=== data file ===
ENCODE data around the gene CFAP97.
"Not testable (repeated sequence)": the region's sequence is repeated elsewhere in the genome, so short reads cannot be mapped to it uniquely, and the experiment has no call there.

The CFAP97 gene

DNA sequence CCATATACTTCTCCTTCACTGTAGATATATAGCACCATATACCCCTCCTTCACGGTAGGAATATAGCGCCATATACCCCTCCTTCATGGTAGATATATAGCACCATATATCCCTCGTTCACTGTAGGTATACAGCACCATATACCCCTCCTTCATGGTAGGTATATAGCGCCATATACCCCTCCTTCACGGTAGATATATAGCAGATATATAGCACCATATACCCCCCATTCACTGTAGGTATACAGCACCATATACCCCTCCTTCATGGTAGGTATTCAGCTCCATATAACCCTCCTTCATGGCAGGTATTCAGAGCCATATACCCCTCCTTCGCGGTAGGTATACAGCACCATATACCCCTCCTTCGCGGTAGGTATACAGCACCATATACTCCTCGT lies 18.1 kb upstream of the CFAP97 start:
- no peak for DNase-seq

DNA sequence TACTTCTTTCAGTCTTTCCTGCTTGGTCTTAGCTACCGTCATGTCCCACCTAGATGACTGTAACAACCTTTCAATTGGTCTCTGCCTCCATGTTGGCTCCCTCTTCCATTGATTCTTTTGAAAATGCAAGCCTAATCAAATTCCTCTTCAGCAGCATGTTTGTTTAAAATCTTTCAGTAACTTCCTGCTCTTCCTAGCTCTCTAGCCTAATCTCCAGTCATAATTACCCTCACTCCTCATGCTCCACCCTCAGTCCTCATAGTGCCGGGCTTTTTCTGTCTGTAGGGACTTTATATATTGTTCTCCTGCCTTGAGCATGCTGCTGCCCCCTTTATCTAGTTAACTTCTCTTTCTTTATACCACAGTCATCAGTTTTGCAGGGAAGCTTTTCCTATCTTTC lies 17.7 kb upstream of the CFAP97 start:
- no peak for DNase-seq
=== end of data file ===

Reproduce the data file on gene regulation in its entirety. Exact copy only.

ENCODE data around the gene CFAP97.
"Not testable (repeated sequence)": the region's sequence is repeated elsewhere in the genome, so short reads cannot be mapped to it uniquely, and the experiment has no call there.

The CFAP97 gene

DNA sequence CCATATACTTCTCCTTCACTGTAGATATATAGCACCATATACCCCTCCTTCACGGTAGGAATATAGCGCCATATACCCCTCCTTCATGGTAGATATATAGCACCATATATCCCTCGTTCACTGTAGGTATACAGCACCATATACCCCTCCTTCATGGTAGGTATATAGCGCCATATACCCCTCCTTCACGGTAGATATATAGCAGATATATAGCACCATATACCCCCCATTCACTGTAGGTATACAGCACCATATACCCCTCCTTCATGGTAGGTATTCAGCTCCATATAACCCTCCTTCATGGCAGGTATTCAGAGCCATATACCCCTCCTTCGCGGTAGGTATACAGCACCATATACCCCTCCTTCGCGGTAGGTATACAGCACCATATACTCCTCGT lies 18.1 kb upstream of the CFAP97 start:
- no peak for DNase-seq

DNA sequence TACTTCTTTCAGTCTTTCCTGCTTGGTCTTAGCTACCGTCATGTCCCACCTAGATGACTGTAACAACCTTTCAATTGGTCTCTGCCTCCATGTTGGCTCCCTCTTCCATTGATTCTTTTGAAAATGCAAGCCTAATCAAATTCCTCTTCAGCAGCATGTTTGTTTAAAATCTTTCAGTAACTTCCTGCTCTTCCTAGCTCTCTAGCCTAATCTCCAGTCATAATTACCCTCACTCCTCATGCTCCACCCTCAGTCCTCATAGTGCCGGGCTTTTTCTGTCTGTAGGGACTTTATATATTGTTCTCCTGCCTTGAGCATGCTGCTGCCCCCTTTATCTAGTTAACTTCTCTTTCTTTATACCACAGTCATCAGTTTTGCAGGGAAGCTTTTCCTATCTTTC lies 17.7 kb upstream of the CFAP97 start:
- no peak for DNase-seq